climbing is weird
I told R we were doing so well I was thinking of trying to find a way back into writing about it. I forgot that with climbing you don’t need to do that. You only have to wait. We went to Froggatt. Sunday morning, around ten. A fine drizzle in drifting patches, with proper rain forecast, had kept the car parks empty. We found the crag empty too. Soon, people would start driving over from Stanage, which was piss wet through. For now everything was eerily silent and belonged to us. Not an experience you expect in the Peak District in June. The rock was bone dry, with lots of friction; we’d gone to do really easy routes but after an early success, got tempted by Sunset Crack. R floated up; while my memories of the 1985/95 decade, when routes like that were still a soft touch, earned me the quiet, careful slap I deserved: I stayed aboard but only just. I felt every year of my age. Gritstone is always in charge, even in the lower grades. Gritstone decides what you’ll feel, what kind of fun you’ll have, what kind of lesson comes along with it. That’s why some like it & some don’t. When we got down we found, on the warm shelf of rock under the start, this tiny dead thing.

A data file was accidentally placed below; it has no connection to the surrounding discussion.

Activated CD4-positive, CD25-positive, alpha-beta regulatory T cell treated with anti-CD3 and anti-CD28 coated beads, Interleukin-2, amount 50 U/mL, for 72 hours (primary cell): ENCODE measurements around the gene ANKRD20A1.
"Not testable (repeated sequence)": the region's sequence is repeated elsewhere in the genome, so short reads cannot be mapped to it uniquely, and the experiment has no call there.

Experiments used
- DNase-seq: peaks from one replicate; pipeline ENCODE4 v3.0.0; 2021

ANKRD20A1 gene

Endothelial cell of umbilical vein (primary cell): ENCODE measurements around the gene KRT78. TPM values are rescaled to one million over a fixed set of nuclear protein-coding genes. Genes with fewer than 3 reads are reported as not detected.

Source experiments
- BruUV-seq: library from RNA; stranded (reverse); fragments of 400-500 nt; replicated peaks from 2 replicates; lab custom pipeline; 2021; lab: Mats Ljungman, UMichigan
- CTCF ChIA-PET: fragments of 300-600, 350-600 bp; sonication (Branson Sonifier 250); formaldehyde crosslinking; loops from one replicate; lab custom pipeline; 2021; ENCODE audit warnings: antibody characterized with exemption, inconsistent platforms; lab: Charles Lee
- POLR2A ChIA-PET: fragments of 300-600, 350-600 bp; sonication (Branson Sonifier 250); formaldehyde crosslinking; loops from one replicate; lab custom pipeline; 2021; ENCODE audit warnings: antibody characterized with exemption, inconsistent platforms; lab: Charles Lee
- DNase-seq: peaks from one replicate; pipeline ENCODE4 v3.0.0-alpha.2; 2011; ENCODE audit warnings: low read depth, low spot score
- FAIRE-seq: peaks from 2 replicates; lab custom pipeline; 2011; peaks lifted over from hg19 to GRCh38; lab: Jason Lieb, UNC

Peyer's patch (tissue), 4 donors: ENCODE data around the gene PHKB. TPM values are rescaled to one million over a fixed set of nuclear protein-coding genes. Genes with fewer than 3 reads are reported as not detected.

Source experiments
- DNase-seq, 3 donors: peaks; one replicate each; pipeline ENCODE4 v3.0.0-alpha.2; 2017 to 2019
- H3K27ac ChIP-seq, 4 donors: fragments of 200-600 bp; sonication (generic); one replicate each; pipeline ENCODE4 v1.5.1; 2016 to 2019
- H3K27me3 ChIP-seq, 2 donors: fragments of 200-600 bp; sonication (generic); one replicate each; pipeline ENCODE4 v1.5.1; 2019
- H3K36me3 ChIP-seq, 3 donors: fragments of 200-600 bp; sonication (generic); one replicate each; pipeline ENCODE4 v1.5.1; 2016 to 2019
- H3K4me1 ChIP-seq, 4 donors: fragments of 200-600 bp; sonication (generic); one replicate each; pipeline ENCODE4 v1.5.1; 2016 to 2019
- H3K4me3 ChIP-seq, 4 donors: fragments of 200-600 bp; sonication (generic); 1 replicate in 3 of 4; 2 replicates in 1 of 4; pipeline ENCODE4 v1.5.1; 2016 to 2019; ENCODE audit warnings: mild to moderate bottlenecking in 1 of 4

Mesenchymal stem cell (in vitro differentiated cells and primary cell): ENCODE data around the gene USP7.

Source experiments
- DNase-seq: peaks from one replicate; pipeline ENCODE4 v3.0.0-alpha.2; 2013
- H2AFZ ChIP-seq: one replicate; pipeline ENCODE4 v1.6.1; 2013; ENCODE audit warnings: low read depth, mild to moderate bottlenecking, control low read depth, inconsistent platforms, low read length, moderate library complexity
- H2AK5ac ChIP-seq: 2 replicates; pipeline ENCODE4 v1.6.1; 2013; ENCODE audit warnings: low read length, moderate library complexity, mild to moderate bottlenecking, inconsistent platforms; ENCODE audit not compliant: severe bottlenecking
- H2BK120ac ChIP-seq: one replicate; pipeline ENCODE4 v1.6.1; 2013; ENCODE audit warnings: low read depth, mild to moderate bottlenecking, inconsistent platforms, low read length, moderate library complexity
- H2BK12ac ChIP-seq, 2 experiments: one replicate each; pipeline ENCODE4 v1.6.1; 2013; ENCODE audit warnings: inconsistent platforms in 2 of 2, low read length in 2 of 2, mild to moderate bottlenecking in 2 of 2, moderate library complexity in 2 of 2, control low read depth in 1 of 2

Apart from being dead it was still in perfect condition. It was laid out with two foxglove bells, something yellow & a couple of bits of greenery (which R moved to take the picture). Had it been there all along? Or had it been put there while we climbed? Neither, or even both, was his opinion. Some kind of different physics was in operation. I’m not quarrelling with that because he’s the physicist. On the way back we went to Brookside Buttress–which, unfrequented and unpolished, with turf still growing on the easy way down, sitting in a mossy gully next to its own little water feature, is the perfect Gothic crag–and did a route neither of us had ever been on. What more can you ask?
photo: Richard AL Jones